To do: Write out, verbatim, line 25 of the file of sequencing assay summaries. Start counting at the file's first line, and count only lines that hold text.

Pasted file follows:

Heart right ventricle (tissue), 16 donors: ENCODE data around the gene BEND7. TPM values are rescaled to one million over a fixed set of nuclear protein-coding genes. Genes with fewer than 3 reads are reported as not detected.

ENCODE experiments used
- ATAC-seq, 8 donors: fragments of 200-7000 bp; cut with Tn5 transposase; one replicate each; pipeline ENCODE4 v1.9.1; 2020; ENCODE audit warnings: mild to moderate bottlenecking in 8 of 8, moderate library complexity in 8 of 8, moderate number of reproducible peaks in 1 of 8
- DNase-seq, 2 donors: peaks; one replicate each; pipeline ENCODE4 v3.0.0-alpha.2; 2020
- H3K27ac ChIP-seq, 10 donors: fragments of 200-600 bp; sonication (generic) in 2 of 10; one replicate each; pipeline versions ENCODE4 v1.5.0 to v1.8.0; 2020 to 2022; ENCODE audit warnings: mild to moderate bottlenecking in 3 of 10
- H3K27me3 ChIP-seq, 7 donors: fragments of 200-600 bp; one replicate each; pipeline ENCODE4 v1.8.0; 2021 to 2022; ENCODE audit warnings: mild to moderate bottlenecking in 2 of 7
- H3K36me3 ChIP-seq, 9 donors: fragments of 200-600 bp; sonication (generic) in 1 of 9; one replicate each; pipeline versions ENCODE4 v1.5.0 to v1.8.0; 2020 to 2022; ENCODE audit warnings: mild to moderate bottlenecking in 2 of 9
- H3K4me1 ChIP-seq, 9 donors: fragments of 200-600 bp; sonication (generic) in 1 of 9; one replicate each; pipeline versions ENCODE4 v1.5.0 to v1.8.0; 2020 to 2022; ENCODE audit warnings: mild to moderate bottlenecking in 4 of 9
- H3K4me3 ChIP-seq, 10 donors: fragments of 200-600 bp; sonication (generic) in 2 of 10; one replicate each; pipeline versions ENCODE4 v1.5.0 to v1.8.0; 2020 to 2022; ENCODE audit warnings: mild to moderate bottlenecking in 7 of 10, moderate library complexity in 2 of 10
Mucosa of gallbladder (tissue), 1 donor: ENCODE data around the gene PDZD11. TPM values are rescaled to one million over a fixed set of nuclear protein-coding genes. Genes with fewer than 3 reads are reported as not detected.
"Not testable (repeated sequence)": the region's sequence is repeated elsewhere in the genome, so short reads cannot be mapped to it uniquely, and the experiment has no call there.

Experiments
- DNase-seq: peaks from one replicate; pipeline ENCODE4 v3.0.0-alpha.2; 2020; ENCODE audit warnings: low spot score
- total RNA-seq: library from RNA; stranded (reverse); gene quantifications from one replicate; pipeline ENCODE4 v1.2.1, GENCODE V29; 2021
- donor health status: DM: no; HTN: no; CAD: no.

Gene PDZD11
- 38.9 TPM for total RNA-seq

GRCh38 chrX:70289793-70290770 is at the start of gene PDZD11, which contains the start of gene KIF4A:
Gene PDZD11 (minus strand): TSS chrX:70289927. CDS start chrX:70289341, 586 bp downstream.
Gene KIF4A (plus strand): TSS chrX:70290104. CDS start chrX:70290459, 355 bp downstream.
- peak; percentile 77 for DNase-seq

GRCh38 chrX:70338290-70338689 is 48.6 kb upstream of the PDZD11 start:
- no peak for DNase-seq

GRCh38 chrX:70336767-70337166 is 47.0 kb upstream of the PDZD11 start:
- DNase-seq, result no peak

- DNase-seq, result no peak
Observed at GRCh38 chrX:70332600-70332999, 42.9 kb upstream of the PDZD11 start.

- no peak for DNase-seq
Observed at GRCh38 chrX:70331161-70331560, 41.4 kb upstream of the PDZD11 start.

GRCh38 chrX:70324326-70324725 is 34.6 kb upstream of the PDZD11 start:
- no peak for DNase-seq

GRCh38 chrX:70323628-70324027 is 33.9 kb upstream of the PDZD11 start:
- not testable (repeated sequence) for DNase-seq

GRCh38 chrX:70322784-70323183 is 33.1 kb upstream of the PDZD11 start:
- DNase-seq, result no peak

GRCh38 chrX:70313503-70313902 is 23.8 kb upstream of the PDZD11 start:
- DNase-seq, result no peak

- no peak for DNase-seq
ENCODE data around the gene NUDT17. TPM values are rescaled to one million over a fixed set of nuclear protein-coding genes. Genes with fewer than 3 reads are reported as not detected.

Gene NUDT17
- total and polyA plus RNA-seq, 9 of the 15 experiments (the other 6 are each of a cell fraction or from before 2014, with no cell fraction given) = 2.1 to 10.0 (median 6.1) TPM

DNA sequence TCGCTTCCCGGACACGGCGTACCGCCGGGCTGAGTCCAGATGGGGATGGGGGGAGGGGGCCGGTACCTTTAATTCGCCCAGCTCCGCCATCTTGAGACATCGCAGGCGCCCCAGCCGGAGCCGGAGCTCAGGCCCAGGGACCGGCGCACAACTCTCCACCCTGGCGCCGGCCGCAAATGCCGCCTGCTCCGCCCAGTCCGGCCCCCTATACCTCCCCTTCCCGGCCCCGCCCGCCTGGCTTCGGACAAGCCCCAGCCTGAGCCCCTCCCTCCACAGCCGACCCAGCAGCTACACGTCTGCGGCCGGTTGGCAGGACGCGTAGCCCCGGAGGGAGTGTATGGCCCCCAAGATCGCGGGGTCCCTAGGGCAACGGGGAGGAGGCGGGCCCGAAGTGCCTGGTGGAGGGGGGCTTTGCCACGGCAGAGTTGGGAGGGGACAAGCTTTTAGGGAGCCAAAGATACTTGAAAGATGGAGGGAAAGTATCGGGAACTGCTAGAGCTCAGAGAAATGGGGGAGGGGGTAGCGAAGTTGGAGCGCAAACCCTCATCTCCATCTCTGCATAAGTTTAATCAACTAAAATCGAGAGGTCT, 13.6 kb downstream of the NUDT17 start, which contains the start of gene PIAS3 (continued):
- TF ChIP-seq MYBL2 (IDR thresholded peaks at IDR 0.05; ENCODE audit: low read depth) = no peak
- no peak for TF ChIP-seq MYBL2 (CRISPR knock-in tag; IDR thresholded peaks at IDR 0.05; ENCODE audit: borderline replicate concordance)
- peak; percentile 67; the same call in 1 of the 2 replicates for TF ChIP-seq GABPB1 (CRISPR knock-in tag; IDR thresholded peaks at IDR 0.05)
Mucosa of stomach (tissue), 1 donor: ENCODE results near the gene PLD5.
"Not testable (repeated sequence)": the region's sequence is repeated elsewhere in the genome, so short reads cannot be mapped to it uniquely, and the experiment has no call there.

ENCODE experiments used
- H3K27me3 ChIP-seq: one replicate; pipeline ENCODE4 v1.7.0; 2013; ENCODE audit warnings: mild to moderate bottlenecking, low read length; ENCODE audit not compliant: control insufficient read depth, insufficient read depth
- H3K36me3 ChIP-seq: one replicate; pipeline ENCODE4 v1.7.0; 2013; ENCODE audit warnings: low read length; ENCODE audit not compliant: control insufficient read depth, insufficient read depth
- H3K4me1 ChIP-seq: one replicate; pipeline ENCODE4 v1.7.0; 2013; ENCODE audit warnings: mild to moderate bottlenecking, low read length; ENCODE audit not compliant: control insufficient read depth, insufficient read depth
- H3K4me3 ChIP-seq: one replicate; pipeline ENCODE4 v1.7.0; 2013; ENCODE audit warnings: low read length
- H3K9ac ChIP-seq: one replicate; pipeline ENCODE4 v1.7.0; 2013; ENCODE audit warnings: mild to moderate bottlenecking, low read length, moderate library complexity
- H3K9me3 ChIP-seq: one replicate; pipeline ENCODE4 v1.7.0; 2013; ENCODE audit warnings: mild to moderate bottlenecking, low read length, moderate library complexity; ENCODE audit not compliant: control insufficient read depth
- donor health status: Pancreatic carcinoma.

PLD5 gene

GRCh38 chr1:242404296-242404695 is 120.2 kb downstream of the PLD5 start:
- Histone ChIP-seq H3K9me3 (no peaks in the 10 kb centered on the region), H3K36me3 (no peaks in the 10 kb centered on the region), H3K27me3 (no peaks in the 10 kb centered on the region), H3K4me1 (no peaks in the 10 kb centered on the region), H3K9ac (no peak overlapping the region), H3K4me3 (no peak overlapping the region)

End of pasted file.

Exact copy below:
- DNase-seq, result no peak